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Roberto Peon
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Attended Georgia Institute of Technology
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Roberto Peon

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Can't say enough how wrong this is.
'I have concern about a PlayStation that my grandchildren might use.'
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Maybe the right approach is to point out that laws like these would have a negative impact on the American tech industry (but still not make it significantly harder for hypothetical terrorists to encrypt their communications).
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Roberto Peon

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Interesting video in how Facebook is rewarding uploaders and making video creators unhappy.
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Iv'e said it before. The TPP is fiercely anti-citizenry, pro corporate oligarchy.
 
"From a consumer rights perspective, the EFF is correct on that assessment. If you support digital rights, this agreement represents a direct assault. It strips away many protections consumers have been given and implements laws that are extremely anti-consumer. Moreover, it’s extremely difficult to see how this is a trade agreement because there’s very little about this chapter that has to do with international trade. Instead, it seems to be more of a method to import undesirable laws from an international body, circumventing the standard methods of lawmaking (namely governmental representatives of the people writing the laws). At this point, making the argument that the TPP is simply about international trade after all of this is a position that is so difficult to maintain, it borders on extreme delusion. This agreement is about lawmaking. Everything above is either mostly about lawmaking, or is exclusively about lawmaking. The laws being proposed here is about serving corporate interests behind closed doors – a departure of what democracy is all about."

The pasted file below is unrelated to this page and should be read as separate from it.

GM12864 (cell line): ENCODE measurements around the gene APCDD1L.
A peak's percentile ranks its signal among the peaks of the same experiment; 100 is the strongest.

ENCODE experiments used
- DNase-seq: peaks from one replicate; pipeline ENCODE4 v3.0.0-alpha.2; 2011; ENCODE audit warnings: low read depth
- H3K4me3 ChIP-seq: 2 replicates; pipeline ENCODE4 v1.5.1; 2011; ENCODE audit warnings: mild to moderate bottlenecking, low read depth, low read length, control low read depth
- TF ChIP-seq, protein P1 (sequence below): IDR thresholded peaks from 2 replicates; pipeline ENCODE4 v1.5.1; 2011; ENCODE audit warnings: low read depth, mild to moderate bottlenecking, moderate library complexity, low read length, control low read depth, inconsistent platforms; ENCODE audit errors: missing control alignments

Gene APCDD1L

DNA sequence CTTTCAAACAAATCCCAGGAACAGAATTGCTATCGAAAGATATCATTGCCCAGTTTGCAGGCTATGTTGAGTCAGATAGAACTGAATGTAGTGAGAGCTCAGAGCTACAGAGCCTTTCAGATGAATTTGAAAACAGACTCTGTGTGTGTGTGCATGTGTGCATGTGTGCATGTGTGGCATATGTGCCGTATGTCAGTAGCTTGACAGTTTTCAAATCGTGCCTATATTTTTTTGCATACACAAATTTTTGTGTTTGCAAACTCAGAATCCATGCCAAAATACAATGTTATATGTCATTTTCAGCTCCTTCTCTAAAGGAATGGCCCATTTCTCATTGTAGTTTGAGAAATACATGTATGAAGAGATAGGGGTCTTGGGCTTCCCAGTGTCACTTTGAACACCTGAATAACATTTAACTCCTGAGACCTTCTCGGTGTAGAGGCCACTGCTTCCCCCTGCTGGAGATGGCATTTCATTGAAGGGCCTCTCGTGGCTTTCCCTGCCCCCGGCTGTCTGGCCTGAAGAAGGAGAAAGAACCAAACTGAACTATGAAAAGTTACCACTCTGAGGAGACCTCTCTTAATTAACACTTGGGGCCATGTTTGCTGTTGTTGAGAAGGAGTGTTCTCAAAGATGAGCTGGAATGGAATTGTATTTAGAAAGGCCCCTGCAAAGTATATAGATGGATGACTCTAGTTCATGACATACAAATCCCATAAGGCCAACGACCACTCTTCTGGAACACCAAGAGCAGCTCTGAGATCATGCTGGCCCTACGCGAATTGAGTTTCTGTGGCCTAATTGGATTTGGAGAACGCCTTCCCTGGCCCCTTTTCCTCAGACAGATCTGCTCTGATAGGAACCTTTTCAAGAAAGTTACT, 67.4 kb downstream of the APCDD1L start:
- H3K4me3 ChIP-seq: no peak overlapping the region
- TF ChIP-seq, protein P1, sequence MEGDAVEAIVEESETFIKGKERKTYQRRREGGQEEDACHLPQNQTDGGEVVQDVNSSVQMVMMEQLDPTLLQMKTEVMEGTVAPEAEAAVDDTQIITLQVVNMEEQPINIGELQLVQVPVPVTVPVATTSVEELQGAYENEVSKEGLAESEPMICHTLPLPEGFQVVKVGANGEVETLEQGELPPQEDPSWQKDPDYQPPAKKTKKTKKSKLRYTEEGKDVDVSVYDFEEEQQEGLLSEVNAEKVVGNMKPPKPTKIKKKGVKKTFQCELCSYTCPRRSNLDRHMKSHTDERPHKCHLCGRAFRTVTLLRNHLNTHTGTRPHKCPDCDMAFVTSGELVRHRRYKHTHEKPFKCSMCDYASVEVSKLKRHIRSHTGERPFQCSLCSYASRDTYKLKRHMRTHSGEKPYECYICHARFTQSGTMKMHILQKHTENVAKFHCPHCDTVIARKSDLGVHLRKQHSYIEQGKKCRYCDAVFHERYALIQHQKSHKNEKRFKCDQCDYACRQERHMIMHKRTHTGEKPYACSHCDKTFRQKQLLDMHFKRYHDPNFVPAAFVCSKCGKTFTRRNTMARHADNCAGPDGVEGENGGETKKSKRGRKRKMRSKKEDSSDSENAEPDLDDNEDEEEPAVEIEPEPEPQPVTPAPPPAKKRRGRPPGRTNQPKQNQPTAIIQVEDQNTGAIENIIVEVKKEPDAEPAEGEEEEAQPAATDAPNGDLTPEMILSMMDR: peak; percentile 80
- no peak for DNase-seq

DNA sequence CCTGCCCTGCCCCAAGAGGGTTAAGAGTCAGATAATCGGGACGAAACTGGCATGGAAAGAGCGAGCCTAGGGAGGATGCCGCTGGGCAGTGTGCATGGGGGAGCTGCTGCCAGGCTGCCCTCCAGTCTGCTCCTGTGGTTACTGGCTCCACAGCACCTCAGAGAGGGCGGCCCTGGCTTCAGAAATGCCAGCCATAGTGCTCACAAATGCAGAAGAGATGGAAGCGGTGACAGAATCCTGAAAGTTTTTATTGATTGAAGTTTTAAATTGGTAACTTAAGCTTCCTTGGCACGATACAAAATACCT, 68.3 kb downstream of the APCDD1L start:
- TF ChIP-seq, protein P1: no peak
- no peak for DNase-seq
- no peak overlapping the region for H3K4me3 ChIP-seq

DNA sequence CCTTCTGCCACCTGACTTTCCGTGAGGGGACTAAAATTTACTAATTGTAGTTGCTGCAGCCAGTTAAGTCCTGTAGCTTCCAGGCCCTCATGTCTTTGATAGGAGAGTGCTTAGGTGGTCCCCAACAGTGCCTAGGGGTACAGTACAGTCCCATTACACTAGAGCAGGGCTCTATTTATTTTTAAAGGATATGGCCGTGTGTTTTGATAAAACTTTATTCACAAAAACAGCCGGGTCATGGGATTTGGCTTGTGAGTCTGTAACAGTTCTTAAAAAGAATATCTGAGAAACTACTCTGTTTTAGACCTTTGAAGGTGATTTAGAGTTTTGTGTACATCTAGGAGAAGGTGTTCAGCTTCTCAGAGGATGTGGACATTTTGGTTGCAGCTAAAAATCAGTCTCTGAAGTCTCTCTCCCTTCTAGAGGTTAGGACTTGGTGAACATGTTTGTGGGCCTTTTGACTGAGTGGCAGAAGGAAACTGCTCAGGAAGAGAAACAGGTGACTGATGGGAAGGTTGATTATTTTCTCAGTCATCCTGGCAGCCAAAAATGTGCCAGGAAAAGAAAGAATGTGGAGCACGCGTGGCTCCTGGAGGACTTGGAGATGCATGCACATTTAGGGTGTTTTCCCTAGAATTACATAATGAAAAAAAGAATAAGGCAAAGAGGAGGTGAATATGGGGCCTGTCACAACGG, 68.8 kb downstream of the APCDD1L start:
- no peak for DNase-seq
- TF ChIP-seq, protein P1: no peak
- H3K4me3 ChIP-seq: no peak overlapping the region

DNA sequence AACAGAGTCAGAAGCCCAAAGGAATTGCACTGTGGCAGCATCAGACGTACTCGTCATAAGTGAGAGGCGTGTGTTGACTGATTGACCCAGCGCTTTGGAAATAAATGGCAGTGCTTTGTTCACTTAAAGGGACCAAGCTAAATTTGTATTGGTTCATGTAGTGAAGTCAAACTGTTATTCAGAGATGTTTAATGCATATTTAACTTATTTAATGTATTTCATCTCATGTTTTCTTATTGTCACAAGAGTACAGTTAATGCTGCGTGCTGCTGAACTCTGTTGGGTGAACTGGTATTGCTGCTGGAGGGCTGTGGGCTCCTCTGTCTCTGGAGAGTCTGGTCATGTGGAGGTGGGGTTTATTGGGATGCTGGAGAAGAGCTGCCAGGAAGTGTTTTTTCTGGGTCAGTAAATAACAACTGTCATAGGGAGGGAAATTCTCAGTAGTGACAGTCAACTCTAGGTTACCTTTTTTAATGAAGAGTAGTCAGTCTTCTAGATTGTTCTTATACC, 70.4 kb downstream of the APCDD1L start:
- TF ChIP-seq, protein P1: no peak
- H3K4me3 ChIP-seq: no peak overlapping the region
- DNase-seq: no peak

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.. and guess what, but the terms in there support the people doing the TV stuff, so, of course, it likely won't be.
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So, I'm reading the news about European Net Neutrality legislation (and specifically, about how the EU is likely to mess it up), and I can't help but think about  the fact that there are technical alternatives that enforce fairness.

.. and then this makes me sad, because fairness can solve the problem, but we're instead promoting unfairness.
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Strong crypto is good for freedom of speech.
 
Policy.Byte: Governments Weakening Encryption